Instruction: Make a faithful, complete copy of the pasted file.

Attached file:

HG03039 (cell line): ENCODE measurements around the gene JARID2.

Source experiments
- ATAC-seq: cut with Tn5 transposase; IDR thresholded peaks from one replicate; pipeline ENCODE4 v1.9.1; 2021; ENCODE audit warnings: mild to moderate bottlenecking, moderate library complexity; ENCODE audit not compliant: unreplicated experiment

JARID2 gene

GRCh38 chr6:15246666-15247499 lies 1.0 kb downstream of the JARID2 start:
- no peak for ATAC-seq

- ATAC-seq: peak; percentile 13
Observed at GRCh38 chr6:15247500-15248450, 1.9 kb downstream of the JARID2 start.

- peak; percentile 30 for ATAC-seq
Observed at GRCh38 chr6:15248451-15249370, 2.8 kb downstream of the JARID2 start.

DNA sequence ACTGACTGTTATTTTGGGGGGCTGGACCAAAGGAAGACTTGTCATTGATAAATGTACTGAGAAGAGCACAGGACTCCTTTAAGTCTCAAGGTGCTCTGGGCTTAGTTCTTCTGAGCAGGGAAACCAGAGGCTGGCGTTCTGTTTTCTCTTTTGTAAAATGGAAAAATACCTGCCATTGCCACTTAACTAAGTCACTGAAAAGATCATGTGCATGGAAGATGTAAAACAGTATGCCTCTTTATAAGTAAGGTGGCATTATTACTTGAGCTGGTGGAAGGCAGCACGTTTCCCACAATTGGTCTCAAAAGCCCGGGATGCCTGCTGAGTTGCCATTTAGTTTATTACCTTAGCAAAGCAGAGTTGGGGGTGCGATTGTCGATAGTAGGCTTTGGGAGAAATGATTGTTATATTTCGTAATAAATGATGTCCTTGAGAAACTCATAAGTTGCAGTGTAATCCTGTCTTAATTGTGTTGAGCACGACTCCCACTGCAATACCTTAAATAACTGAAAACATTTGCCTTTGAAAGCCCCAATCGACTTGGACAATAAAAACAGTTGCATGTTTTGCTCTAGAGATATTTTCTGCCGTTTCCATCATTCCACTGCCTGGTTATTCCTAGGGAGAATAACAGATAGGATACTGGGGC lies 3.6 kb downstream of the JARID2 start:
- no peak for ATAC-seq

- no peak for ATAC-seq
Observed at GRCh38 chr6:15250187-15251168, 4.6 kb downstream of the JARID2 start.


HG03039 (cell line): ENCODE measurements around the gene JARID2.

Source experiments
- ATAC-seq: cut with Tn5 transposase; IDR thresholded peaks from one replicate; pipeline ENCODE4 v1.9.1; 2021; ENCODE audit warnings: mild to moderate bottlenecking, moderate library complexity; ENCODE audit not compliant: unreplicated experiment

JARID2 gene

GRCh38 chr6:15246666-15247499 lies 1.0 kb downstream of the JARID2 start:
- no peak for ATAC-seq

- ATAC-seq: peak; percentile 13
Observed at GRCh38 chr6:15247500-15248450, 1.9 kb downstream of the JARID2 start.

- peak; percentile 30 for ATAC-seq
Observed at GRCh38 chr6:15248451-15249370, 2.8 kb downstream of the JARID2 start.

DNA sequence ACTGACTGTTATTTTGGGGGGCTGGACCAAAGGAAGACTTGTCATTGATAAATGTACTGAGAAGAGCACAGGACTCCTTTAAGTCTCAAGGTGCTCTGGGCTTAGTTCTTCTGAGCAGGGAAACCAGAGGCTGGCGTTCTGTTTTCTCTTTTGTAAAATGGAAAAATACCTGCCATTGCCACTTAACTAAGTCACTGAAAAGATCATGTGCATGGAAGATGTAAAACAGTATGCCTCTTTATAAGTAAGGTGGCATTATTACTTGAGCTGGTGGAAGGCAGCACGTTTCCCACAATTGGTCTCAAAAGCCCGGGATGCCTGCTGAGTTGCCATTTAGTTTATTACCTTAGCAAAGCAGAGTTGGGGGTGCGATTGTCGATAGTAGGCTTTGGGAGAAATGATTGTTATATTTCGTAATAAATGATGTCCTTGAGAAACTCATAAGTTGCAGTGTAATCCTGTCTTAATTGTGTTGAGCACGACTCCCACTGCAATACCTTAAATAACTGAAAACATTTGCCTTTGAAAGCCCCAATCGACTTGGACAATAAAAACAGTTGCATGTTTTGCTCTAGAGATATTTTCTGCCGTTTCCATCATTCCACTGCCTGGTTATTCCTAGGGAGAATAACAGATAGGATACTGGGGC lies 3.6 kb downstream of the JARID2 start:
- no peak for ATAC-seq

- no peak for ATAC-seq
Observed at GRCh38 chr6:15250187-15251168, 4.6 kb downstream of the JARID2 start.